So i was just wondering if anyone knows how reliable or how high/low quality this motherboard is, and hopefully its value as if its good enough i might move one to ryzen possibly (doubtful) i just want to know if i have a good motherboard. thanks
I can see that you already have the board, so I'll skip the obvious.
The UD5H is a pretty decent board. Sin was kinda the OG when it came to Intel boards up to Haswell, before he stopped putting out content, so here's a rundown of the board and associated board features:
This was 2012 and a mid-range board, so you won't find PowIRs, but the delivery setup isn't bad. The two MOSFET heatsinks are very well finned and connected between them and the PCH by means of a heatpipe (god, I miss the actual heatsinks of old, not the edgy, blingy garbage of today with 0 additional surface area). Some nice board buttons for OCing too. If your specs are correct and you are running a regular i5-3570 @ 4GHz by making use of the partially unlocked multiplier, you shouldn't be have any problems.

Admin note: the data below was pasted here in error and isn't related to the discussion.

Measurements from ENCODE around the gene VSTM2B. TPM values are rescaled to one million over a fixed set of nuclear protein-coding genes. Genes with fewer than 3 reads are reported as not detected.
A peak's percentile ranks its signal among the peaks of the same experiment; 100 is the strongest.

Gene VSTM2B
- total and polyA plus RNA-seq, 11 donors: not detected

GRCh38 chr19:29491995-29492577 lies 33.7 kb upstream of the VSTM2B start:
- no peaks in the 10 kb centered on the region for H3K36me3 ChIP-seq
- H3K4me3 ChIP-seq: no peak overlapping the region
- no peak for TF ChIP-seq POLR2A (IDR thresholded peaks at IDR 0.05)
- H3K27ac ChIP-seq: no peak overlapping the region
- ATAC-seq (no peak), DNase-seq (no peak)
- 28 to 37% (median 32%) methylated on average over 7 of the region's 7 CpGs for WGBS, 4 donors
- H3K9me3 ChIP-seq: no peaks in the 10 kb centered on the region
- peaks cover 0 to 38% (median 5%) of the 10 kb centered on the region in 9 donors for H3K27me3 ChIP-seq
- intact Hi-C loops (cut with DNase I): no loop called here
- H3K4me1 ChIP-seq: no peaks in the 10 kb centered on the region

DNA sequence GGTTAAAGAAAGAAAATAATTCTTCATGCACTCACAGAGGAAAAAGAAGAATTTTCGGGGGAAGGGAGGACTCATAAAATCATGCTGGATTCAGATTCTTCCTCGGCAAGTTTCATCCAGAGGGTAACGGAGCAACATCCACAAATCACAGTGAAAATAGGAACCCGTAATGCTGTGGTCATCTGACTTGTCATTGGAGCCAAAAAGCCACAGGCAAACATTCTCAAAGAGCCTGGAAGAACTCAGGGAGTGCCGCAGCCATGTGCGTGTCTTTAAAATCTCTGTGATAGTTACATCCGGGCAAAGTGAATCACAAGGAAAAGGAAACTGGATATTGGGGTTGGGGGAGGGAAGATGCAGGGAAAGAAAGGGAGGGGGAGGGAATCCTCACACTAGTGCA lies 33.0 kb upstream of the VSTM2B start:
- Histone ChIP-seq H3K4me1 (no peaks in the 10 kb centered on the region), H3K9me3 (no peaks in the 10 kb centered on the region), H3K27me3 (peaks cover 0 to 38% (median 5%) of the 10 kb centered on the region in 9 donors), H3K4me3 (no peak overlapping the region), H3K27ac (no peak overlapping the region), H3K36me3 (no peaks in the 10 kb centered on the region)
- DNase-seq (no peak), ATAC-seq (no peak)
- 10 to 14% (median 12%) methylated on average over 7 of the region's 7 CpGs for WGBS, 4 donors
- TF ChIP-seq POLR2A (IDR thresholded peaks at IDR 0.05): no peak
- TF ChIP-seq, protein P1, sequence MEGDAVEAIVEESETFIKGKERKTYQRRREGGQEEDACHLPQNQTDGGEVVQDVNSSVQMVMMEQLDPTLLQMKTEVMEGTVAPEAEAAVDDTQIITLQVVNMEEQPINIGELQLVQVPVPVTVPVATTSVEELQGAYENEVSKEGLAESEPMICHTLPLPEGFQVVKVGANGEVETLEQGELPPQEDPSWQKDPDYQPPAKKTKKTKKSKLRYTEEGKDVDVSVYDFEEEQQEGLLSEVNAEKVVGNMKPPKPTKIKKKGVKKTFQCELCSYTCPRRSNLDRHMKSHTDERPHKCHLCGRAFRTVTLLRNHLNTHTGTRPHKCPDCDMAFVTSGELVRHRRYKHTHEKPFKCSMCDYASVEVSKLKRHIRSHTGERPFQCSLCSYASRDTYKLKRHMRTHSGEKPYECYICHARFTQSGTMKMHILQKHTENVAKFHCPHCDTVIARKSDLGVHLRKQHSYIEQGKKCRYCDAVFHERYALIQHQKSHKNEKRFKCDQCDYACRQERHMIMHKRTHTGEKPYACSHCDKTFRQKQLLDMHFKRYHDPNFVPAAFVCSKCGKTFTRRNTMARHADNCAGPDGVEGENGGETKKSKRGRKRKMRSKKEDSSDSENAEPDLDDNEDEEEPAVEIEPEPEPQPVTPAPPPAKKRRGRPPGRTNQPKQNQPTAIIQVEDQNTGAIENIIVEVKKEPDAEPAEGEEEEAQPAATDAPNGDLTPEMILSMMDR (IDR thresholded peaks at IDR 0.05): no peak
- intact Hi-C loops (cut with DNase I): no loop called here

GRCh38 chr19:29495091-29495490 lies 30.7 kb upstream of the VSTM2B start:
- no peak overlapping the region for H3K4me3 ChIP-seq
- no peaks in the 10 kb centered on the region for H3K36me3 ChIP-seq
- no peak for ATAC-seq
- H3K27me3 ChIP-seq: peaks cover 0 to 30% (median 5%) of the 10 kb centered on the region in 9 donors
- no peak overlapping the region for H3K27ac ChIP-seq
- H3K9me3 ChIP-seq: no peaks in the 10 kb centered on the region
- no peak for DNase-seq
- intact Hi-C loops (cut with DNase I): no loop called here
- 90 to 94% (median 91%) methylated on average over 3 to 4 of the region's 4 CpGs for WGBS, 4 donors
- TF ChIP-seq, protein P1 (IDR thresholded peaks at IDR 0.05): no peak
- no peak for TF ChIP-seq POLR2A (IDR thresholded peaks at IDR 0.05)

Again, this is Ivy Bridge, so you have Marvell and VIA third-party controllers to supplement the sparse USB 3.0 and SATA3 available from the Panther Point PCH; not all your ports are native. What I find most interesting is the SATA power connector available to the PCIe slots.
While they've been pretty stellar over the years with physical quality, Gigabyte's never been much good at designing BIOSes compared to the competition, and their 3D BIOS of that era (I have an essentially identical version on my H97N-WIFI) sucks pretty bad, particularly when it comes to finding settings and fan control options. But it's usable. And you get DualBIOS, a relative staple of Gigabyte boards from Sandy to Haswell, something us AMDers still don't get in 2019.
It is a good board, but when it comes to high-mileage hardware like this one, no one can really tell you when they'll give up the ghost. It can be gradual, or you might wake up one day and the board just doesn't have it in it anymore. Personally, I've had to deal with a roughly 6-year-old-at-the-time Asus P7P55D Pro (IIRC, a lot of the Ibex Peak-era Asus boards looked similar) when it was nearing the end of its lifespan and threw increasing numbers of BSODs regardless of what I did. It housed a i5-650 and i5-760 for most of its life and did office work. On the other hand, there is one sole remaining system in that office running the same board, P7P55D Pro, with a i5-760, that still works pretty well; there are lots of retired Conroes from there, but also a single Pentium (E2160?) still going. I have a ~7-year-old system with a i7-3770 and OEM Dell H77 board, and a ~6.5-year-old system with a E3-1230v2 on a Z77 Extreme3, and both are chugging along on the daily. Three separate 5-year-old Haswell platforms with a i3-4160, i5-4460 and i7-4790K still work just fine.